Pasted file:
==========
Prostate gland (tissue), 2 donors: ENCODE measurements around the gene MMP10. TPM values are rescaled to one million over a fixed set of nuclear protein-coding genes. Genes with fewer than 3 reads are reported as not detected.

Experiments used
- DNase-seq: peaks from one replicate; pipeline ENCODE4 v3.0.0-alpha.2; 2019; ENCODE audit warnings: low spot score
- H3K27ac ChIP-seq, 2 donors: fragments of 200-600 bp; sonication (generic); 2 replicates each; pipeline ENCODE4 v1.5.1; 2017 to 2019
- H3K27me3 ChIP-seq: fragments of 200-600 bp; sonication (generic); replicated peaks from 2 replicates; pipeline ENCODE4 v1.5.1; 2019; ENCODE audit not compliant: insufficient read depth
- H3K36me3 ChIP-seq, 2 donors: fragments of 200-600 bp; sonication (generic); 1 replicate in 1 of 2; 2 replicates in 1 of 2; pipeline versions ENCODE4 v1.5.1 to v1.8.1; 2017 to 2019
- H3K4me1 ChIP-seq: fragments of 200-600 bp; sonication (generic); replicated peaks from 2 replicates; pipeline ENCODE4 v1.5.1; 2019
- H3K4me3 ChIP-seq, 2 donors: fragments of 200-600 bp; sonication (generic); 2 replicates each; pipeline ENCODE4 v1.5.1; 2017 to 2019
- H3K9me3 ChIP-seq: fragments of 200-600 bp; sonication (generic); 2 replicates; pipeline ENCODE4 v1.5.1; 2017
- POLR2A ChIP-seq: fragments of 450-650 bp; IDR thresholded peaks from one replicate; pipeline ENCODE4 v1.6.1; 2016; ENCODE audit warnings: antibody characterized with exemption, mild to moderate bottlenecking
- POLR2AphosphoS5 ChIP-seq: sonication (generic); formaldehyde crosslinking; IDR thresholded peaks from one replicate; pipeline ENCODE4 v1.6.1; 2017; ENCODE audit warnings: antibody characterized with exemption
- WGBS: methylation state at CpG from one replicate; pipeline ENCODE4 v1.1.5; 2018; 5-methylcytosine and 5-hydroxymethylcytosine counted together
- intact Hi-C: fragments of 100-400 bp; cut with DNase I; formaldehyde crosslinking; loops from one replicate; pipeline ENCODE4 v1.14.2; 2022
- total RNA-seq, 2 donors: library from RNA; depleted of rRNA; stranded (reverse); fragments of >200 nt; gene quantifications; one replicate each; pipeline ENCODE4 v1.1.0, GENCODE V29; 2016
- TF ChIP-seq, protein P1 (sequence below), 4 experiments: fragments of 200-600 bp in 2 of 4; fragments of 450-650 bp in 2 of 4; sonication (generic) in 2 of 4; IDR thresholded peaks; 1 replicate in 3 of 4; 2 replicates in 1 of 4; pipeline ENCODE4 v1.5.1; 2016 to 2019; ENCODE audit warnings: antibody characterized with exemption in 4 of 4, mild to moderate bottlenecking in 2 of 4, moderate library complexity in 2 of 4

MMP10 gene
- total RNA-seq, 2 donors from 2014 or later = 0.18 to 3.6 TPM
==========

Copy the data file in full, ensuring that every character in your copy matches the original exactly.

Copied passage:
Prostate gland (tissue), 2 donors: ENCODE measurements around the gene MMP10. TPM values are rescaled to one million over a fixed set of nuclear protein-coding genes. Genes with fewer than 3 reads are reported as not detected.

Experiments used
- DNase-seq: peaks from one replicate; pipeline ENCODE4 v3.0.0-alpha.2; 2019; ENCODE audit warnings: low spot score
- H3K27ac ChIP-seq, 2 donors: fragments of 200-600 bp; sonication (generic); 2 replicates each; pipeline ENCODE4 v1.5.1; 2017 to 2019
- H3K27me3 ChIP-seq: fragments of 200-600 bp; sonication (generic); replicated peaks from 2 replicates; pipeline ENCODE4 v1.5.1; 2019; ENCODE audit not compliant: insufficient read depth
- H3K36me3 ChIP-seq, 2 donors: fragments of 200-600 bp; sonication (generic); 1 replicate in 1 of 2; 2 replicates in 1 of 2; pipeline versions ENCODE4 v1.5.1 to v1.8.1; 2017 to 2019
- H3K4me1 ChIP-seq: fragments of 200-600 bp; sonication (generic); replicated peaks from 2 replicates; pipeline ENCODE4 v1.5.1; 2019
- H3K4me3 ChIP-seq, 2 donors: fragments of 200-600 bp; sonication (generic); 2 replicates each; pipeline ENCODE4 v1.5.1; 2017 to 2019
- H3K9me3 ChIP-seq: fragments of 200-600 bp; sonication (generic); 2 replicates; pipeline ENCODE4 v1.5.1; 2017
- POLR2A ChIP-seq: fragments of 450-650 bp; IDR thresholded peaks from one replicate; pipeline ENCODE4 v1.6.1; 2016; ENCODE audit warnings: antibody characterized with exemption, mild to moderate bottlenecking
- POLR2AphosphoS5 ChIP-seq: sonication (generic); formaldehyde crosslinking; IDR thresholded peaks from one replicate; pipeline ENCODE4 v1.6.1; 2017; ENCODE audit warnings: antibody characterized with exemption
- WGBS: methylation state at CpG from one replicate; pipeline ENCODE4 v1.1.5; 2018; 5-methylcytosine and 5-hydroxymethylcytosine counted together
- intact Hi-C: fragments of 100-400 bp; cut with DNase I; formaldehyde crosslinking; loops from one replicate; pipeline ENCODE4 v1.14.2; 2022
- total RNA-seq, 2 donors: library from RNA; depleted of rRNA; stranded (reverse); fragments of >200 nt; gene quantifications; one replicate each; pipeline ENCODE4 v1.1.0, GENCODE V29; 2016
- TF ChIP-seq, protein P1 (sequence below), 4 experiments: fragments of 200-600 bp in 2 of 4; fragments of 450-650 bp in 2 of 4; sonication (generic) in 2 of 4; IDR thresholded peaks; 1 replicate in 3 of 4; 2 replicates in 1 of 4; pipeline ENCODE4 v1.5.1; 2016 to 2019; ENCODE audit warnings: antibody characterized with exemption in 4 of 4, mild to moderate bottlenecking in 2 of 4, moderate library complexity in 2 of 4

MMP10 gene
- total RNA-seq, 2 donors from 2014 or later = 0.18 to 3.6 TPM